Therefore, i recommend that Audible listeners also buy the book so that they can be privy to the collection of photos found within it.
I also am glad to have the hardcover as well as the Audible version because the book has well crafted liner notes by Kate Porter-Avery.
Then, there is the message that there are many doctors who have strayed from the Hippocratic "Do no harm" oath when it comes to needless hormonal and silicone inuections, unnecessary hormonal supplements, uppers and downers. And, of course, the message extends to the Hollywood "studio system," which fed the sins of the doctors. Tho it's evoloving, there still is a remnant of bad actions in the film industry; this fact makes the book even more timely. It is not a blanket slam on the medical profession, however. One of the important antagonists in this true story is the good Dr. Wilson, who fought the good fight to prolong life and quality of life for Joi as her sad physical condition progressed.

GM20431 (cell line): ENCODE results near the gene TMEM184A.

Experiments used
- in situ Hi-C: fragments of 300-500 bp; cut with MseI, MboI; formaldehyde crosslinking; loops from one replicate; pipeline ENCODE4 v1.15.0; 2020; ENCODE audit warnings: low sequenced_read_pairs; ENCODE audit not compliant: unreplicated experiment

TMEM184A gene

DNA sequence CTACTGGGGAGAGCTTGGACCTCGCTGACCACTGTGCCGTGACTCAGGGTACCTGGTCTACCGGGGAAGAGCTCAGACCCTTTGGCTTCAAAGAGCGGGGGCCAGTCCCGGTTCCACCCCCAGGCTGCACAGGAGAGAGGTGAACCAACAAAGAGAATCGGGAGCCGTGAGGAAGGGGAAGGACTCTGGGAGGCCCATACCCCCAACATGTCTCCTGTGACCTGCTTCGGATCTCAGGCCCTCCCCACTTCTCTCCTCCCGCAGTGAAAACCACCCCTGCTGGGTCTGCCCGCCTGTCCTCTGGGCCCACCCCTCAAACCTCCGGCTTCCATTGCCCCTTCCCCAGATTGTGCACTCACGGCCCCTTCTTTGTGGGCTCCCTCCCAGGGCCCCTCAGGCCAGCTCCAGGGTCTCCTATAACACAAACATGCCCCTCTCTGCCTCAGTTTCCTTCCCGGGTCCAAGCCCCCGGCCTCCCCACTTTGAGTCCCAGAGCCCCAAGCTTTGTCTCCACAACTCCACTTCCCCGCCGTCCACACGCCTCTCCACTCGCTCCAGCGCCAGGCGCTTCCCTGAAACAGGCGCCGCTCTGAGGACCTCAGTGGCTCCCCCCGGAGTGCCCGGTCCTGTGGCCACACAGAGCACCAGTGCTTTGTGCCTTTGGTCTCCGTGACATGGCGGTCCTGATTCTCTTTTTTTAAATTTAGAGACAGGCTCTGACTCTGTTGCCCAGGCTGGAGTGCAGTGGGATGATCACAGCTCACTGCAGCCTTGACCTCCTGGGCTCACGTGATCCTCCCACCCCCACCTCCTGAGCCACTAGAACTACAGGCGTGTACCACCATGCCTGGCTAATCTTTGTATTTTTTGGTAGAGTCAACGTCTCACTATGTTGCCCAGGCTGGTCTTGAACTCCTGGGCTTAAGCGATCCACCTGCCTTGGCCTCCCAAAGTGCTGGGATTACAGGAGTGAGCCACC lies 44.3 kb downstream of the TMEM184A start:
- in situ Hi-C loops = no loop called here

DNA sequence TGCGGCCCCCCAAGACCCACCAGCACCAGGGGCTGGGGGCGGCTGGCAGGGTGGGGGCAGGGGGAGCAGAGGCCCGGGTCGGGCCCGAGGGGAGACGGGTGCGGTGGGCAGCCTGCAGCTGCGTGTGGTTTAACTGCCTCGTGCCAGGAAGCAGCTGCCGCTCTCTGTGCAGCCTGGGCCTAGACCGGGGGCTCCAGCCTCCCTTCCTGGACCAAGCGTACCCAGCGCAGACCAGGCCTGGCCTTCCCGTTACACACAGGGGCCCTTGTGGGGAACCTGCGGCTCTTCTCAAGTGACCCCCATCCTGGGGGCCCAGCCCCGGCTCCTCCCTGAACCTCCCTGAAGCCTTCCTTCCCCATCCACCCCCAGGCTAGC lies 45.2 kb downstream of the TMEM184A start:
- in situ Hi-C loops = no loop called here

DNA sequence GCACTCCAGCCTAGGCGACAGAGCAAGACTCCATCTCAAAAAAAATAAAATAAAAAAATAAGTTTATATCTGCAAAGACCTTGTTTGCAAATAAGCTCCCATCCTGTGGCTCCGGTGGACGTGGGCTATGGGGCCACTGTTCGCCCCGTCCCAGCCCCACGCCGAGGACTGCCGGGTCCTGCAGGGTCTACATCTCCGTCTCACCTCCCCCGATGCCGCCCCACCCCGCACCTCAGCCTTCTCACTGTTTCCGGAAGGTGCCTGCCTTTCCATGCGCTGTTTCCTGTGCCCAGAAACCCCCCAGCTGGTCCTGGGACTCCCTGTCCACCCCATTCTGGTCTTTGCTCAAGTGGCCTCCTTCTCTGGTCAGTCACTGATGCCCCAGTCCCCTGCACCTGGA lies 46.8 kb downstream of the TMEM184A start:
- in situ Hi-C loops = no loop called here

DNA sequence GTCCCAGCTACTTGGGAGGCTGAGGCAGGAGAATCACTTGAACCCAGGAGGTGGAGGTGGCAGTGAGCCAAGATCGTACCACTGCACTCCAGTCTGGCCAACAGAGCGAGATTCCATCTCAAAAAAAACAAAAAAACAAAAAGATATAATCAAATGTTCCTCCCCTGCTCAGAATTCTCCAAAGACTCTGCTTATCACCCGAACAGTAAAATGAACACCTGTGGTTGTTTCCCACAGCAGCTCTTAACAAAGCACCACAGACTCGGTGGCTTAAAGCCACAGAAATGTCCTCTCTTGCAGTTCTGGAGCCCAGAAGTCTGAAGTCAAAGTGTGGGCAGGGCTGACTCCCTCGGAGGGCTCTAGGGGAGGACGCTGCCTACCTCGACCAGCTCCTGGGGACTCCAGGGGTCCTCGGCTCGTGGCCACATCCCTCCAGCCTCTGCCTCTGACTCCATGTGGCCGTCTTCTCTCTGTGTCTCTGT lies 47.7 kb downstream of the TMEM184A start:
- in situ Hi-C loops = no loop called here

There are many good lessons in this work, on all levels from realistic to abstract. It will take you on an unforgettable journey and bring to light some aspects of life that we'd do well to know.
The narrator gives a perfect reading and her vocal interpretation is emotionally powerful.

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It's okay

It's okay.

What could have been a touching highly effective read is mostly a superficial book based on anecdotes and endless chapters about different restaurants and the foods they served.